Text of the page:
- Fridge: In the fridge, tomatillos can be stored for up to 2-3 weeks. It’s best to keep them in a paper bag to reduce moisture levels. We also recommend storing them with the husks on for additional protection.
- Freezer: To freeze your tomatillos, peel off the husks, rinse, and dry them. Next, place them on a baking tray and pop them in the freezer. Once they are fully frozen, transfer them into a freezer-safe bag or container to prevent freezer burn.
Note: Although not 100% necessary, leaving the husks on tomatillos will increase their longevity and freshness.
If you have an abundance of tomatillos, there are several methods you can use to preserve them. One of the most common methods is canning, which involves packing the tomatillos in jars and heat-processing them to create a vacuum seal.
You can also make tomatillo salsa or sauce, then can it for future use. For an extra tangy taste, try pickling your tomatillos in a solution of vinegar, salt, and sugar. Or, you can turn tomatillos into jams or jellies for a sweeter approach.
👌 How to pick perfect tomatillos
Navigating the produce section can be a little challenging when you’re unfamiliar with an ingredient, but don’t worry! Keep these tips in mind to choose the perfect tomatillos every time:
- Appearance: Look for firm fruits with a bright green color. The husk should be dry and closely fit around the fruit. You don’t want to see signs of mold or decay.
- Size: Tomatillos generally range in size from 2-3 inches. While the size doesn’t necessarily affect the flavor, larger tomatillos are often easier to work with.
- Husk: An intact, tight-fitting husk is a good indicator of freshness. The husk should be dry and papery, not damp or slimy.
- Texture: Feel the tomatillos through their husks. They should be firm and not give in to gentle pressure, indicating they are ripe and ready to use.
- Weight: A perfect tomatillo will feel heavy for its size. This means it’s going to be juicy and packed with flavor.
- Smell: Although not as strong as some other fruits and vegetables, a fresh tomatillo will have a slightly sweet, tangy scent. Avoid those with an off or sour smell.
💰 Where to buy tomatillos
From grocery stores to cans, here are the best ways to find tomatillos for your recipes:
- Large grocery stores: You can often find fresh tomatillos in the produce section of larger chain grocery stores.
- Latin or Mexican food markets: Specialized markets are excellent sources of specialized ingredients like tomatillos.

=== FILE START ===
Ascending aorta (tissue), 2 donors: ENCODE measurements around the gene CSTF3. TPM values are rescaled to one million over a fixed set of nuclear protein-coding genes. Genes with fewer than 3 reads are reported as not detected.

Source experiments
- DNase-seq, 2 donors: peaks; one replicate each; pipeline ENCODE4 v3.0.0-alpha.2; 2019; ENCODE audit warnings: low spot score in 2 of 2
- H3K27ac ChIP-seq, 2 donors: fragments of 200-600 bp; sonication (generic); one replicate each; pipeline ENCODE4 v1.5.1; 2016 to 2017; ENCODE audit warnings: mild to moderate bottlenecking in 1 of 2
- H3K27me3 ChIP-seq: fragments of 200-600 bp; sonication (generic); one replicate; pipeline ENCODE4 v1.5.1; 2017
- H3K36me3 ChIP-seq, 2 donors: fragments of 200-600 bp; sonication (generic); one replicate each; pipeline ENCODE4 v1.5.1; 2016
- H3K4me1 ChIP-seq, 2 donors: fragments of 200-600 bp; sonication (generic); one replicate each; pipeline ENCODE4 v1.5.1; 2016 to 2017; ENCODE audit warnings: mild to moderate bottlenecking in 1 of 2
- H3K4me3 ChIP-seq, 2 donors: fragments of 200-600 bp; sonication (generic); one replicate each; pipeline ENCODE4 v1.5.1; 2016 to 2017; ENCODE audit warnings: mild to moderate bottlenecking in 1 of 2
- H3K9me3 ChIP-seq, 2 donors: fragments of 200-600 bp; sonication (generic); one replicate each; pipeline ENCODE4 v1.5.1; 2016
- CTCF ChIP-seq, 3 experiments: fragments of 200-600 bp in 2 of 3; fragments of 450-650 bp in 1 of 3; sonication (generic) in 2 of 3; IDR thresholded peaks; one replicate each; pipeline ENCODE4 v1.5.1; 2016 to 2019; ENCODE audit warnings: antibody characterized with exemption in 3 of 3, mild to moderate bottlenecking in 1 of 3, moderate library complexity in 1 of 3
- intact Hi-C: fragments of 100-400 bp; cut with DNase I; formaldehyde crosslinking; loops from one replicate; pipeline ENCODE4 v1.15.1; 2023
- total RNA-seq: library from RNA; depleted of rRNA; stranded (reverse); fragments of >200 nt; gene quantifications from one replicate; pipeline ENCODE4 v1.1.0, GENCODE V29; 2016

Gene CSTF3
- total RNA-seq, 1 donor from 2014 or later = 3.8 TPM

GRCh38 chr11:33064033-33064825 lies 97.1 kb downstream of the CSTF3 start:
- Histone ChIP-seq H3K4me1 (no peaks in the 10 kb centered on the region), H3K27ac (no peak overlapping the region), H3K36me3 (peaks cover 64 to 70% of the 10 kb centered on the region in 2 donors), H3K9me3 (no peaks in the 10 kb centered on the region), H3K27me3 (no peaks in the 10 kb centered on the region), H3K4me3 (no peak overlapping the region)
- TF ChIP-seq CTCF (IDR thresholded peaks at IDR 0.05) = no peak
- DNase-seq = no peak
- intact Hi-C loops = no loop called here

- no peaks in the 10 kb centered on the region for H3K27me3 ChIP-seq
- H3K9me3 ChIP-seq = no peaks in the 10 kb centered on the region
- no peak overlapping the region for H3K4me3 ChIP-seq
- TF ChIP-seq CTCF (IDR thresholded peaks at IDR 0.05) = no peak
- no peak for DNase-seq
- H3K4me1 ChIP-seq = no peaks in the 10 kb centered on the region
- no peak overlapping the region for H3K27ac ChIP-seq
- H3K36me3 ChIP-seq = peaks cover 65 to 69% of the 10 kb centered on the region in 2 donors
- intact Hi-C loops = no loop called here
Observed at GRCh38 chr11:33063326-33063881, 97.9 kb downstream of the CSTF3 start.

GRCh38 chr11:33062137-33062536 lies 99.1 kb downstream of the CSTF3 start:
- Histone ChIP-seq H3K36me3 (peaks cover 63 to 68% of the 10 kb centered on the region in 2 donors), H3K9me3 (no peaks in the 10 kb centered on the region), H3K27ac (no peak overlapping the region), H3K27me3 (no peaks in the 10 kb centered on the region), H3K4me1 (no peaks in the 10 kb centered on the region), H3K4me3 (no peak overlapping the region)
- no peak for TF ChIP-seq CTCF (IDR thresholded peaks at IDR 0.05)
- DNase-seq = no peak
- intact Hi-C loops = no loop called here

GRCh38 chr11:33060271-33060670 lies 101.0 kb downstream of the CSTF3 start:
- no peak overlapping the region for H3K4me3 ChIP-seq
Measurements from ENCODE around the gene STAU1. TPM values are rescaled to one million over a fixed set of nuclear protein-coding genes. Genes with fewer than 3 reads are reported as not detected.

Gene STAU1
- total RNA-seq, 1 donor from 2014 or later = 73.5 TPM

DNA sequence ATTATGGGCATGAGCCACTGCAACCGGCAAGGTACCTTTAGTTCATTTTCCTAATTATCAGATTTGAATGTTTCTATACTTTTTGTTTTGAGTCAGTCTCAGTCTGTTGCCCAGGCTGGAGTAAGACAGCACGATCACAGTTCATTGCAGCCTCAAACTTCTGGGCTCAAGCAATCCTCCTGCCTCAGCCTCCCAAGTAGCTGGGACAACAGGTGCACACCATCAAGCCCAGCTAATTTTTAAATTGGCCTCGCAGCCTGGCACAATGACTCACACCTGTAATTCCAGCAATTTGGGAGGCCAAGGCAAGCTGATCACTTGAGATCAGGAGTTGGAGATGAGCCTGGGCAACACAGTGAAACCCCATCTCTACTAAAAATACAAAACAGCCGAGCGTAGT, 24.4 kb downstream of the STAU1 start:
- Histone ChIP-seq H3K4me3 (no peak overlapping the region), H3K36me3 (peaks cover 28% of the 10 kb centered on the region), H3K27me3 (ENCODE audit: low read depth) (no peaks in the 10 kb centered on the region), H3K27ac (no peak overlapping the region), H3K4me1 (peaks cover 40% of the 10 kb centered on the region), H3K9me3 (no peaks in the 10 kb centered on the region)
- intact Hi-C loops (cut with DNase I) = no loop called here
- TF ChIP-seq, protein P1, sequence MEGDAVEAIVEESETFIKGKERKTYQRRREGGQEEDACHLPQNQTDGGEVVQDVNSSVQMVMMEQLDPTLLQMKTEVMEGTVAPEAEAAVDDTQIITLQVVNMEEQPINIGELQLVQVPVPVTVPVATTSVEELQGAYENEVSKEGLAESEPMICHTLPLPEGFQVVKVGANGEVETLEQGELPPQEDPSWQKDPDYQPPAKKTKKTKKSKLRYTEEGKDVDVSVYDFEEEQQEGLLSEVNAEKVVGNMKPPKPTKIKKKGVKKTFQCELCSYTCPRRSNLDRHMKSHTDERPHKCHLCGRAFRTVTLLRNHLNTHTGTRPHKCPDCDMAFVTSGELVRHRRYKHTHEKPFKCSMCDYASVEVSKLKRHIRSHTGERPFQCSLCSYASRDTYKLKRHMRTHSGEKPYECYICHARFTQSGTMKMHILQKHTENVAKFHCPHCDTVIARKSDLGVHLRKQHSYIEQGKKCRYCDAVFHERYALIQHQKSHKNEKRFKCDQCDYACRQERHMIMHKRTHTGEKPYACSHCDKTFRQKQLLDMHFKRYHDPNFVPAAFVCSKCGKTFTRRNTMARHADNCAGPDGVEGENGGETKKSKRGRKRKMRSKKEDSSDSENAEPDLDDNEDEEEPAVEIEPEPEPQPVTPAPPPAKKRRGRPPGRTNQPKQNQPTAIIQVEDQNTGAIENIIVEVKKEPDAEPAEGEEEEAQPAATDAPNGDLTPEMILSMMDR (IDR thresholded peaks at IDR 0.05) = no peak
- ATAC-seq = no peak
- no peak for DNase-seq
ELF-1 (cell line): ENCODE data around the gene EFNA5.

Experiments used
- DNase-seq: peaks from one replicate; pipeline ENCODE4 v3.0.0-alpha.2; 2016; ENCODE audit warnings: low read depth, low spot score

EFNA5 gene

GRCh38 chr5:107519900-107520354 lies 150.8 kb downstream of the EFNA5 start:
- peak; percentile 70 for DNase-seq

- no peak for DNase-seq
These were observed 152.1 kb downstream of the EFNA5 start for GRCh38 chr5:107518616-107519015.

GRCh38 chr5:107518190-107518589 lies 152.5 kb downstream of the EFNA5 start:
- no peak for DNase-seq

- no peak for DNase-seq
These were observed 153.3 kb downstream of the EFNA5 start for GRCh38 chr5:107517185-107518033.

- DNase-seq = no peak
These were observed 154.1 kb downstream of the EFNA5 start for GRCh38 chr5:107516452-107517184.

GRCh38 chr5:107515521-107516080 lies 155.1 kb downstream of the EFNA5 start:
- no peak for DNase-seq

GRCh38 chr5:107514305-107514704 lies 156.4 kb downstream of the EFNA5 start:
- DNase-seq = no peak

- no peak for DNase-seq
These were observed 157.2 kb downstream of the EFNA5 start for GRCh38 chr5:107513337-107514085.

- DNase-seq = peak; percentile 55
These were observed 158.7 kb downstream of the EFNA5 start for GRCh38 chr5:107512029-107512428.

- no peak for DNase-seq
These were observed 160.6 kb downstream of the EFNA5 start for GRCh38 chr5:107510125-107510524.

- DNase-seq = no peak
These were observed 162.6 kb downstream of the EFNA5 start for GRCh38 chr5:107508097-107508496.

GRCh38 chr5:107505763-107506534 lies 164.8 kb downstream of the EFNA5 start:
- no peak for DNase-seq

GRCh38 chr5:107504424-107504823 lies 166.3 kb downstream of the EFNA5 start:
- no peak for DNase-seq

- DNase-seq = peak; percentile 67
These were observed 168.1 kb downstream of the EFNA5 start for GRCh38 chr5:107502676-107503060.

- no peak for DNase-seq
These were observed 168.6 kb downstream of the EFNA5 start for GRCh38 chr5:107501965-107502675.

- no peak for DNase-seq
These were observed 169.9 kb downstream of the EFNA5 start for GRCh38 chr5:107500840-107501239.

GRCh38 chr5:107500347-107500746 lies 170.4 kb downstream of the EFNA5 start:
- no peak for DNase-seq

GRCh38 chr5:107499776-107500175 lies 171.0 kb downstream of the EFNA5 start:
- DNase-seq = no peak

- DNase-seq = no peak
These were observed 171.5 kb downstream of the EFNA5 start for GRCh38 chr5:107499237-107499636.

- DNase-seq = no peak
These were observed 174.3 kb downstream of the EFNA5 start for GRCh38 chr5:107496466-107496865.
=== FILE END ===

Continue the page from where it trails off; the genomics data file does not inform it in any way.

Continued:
- Farmers’ markets: Check local farmers’ markets for fresh, locally grown tomatillos.
- Grow your own: If you enjoy gardening, try growing tomatillos at home! Seeds or starter plants can be found at nurseries, garden centers, or online seed retailers.
- Canned: In a pinch, canned tomatillos can usually be found in the international or canned goods aisle of your local grocery store or online.
♻️ Tomatillo substitutions
Tomatillos provide a very unique flavor profile to recipes they’re used in. If you don’t have access to any, here are two alternatives to try:
- Green tomatoes: Underripe tomatoes with a squeeze of lime juice will loosely emulate the flavor of tomatillos in soups and salsas.
- Gooseberries & green peppers: If you can’t find green tomatoes, try mixing gooseberries and green peppers together. You’ll end up with similar tart, tangy, acidic, and fresh flavors.
“Tomatillo” is a Spanish word that translates to “little tomato” in English.
The sticky part found on tomatillos (withanolides) is a defense mechanism to ward off harmful insects. To get rid of the stickiness, remove the husks and rinse them in water.
All members of the nightshade family contain a poisonous compound, called solanine. It can be found in the leaves, fruit, and roots of these foods. As for tomatillos, as long as they’re ripe, the husk is removed, and the sticky film is washed off, they’re completely safe to eat.
🤓 Learn about more ingredients
If you’re wondering what ingredients like piloncillo or Mexican oregano and how to use them, take a peek at some of our other guides:
Now you know the tomatillo has an extensive culinary history spanning back to Aztec times. It’s a prominent ingredient in not only Mexican cuisine but also in a variety of other dishes worldwide.
Their ability to infuse a sharp, tangy kick into salsa verde or to add a complex depth to hearty green pozole are just a few examples of how versatile these ‘little tomatoes’ are.
To truly unlock the potential of tomatillos, you need to learn by experimenting! Try roasting them for a smoky sweetness, blending them into vibrant, zesty salsa, or frying them like fried green tomatoes.
Whether you’re a seasoned chef or a home cook just starting your culinary journey, the use of tomatillos in your recipes can provide a unique new dimension to your meals.
Note: We’ve updated this post to include new information and helpful tips.